Paris Autoshow, it replaced the Europa model and went into production in 1976. At the time it was beyond doubt Britain’s most advanced sports car.
Determined to give it the publicity he thought it deserved, Lotus PR manager Don McLaughlan was anxious to get his product into the next Bond movie. Impressed by the impact product placement had on the sales volumes of previous Bond cars, especially Aston Martins, he parked an unmarked pre-production model outside film producer Albert R ‘Cubby’ Broccoli’s offices at Pinewood Studios. The stunt worked and Lotus were asked to supply two production models of the car, along with seven body-shells.
One of the shells was equipped with seals in order to make it suitable for the underwater scenes. Another was cut in half to allow for filming the dialogue between Bond (Roger Moore) and his love interest, Soviet KGB agent Anya Amasova (Barbara Bach) in their separate seats. The two road versions were strengthened with additional sheet metal underneath the radiator to provide resistance to the uneven surfaces of the Sardinian roads as Bond evaded the pursuing helicopter.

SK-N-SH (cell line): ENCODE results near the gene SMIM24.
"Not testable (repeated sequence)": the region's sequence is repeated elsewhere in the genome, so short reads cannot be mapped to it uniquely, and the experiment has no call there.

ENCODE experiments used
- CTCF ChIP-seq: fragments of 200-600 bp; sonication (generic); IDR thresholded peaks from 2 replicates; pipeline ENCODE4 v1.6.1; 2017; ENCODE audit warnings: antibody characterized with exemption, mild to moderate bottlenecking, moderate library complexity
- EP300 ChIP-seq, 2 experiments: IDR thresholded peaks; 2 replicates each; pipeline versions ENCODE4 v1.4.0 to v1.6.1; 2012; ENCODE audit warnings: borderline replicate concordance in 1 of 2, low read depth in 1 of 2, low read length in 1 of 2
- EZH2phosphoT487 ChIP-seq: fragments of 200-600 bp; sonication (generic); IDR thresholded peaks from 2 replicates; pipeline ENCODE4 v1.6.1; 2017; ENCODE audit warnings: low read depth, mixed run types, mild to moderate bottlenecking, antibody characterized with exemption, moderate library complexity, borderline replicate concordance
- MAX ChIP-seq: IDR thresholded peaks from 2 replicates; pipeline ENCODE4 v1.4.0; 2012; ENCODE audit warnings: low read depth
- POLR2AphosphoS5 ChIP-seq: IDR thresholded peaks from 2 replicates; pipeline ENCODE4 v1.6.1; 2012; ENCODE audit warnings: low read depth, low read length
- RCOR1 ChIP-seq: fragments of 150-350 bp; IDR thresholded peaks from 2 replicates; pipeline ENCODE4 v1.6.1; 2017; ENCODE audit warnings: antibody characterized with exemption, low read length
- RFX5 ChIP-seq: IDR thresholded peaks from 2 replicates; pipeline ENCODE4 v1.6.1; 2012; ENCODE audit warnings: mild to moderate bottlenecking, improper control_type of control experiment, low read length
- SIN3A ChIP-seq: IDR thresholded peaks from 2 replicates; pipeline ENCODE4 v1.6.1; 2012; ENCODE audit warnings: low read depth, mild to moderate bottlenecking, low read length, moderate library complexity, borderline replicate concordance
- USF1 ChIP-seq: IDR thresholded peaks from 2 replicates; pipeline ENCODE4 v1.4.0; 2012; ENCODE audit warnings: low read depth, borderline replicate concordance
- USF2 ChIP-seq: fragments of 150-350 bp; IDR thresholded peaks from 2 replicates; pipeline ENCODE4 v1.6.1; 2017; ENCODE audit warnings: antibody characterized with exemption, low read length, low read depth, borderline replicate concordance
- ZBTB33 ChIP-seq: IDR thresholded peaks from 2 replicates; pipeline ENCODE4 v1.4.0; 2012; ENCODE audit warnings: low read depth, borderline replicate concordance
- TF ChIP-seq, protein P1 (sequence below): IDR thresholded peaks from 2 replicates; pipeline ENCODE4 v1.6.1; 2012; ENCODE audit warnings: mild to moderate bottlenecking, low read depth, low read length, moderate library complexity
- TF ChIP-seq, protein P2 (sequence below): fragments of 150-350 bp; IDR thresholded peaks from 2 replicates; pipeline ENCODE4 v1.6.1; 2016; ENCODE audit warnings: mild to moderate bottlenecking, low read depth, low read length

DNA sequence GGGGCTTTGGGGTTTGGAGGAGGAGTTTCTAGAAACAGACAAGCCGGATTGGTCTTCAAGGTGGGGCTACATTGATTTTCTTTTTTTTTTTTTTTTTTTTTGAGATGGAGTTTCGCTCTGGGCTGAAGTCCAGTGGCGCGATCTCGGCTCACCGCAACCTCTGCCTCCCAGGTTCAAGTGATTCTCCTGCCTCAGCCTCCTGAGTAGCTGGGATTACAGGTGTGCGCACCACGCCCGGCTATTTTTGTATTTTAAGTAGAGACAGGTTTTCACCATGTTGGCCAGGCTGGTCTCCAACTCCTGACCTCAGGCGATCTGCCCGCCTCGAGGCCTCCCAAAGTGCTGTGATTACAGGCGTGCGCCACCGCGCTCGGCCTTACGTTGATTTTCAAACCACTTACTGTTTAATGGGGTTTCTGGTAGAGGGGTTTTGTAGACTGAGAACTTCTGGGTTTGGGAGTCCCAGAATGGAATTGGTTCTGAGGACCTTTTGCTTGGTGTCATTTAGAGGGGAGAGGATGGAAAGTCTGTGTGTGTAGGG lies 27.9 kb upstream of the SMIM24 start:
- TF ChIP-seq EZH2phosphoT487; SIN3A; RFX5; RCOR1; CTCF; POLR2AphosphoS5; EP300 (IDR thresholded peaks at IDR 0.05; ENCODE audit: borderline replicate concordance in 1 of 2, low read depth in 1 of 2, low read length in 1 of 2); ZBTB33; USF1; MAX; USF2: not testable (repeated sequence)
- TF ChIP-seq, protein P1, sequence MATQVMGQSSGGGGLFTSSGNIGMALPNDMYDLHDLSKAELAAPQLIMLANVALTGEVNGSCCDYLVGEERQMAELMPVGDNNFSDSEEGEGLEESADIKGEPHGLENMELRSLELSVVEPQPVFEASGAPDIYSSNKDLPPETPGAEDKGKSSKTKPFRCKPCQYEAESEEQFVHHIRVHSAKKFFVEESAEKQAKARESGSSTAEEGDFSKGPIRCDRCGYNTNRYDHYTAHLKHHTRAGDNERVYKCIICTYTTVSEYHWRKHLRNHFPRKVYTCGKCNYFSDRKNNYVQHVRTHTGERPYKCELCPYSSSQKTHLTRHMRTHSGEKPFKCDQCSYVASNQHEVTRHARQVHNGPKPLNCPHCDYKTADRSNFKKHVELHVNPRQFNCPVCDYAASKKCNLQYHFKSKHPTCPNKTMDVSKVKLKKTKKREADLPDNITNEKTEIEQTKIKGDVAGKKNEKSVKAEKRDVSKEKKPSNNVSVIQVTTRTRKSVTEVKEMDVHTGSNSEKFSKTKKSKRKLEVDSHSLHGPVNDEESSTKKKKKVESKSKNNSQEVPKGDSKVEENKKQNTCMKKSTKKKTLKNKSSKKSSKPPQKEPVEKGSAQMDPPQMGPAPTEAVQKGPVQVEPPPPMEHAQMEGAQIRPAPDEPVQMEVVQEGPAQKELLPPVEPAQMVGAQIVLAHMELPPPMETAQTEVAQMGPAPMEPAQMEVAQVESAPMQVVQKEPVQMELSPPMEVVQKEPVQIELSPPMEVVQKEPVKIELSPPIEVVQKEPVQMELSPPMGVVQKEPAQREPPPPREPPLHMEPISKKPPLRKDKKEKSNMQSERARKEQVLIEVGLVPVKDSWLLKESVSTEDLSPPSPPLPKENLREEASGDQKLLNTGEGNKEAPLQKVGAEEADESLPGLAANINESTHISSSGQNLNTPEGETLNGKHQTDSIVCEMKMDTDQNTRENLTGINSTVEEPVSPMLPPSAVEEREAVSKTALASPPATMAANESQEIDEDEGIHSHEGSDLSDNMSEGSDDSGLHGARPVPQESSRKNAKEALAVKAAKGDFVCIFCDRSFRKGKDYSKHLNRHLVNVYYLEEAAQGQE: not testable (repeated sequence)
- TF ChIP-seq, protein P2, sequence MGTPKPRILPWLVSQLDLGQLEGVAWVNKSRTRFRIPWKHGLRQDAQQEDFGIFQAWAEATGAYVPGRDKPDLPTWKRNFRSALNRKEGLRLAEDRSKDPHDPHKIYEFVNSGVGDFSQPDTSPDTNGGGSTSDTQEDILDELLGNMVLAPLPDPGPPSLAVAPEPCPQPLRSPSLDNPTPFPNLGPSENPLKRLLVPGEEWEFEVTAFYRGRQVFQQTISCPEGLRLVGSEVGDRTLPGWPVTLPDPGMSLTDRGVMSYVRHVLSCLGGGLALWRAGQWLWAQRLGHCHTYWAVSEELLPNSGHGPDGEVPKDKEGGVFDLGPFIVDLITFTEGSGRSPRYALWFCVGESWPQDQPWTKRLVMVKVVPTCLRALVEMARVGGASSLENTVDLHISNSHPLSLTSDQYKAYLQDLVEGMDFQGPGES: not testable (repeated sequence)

The underwater version of the Esprit was a real submarine, specifically a ‘wet sub’ that had been built by Perry Oceanographic of Florida, USA, for $100,000 (about half a million in today’s money). The wet-sub environment meant that the pilot (in this case former US Navy Seal Don Griffin) was required to wear scuba equipment. Wet Nellie’s interior bore no resemblance to the inside of the car as it appeared in the film. The wet-sub provided a basic platform for the divers operating the machine, while interior shots were filmed in other modified shells.
After the movie Wet Nellie went on a promotional tour, before ending up in a storage container in Holbrook, New York. The story goes that the rent on the unit was paid ten years in advance, after which the forgotten unit became ‘rent delinquent’ and was sold at ‘blind’ public auction in 1989 for $100. The new owners of the container opened it to find that the 007 submarine car was intact apart from some damage to the roof. Subsequently, vehicle registration PPW 306R was restored to museum exhibit quality and eventually sold by RM Auctions in September 2013 for £616,000.
Next month: Zeppelin type L3 airship
[Source: Engineering & Technology, December 2014, Vol. 9 Issue 11, p72-75, 98-99. Copyright © 2014 Institution of Engineering & Technology.]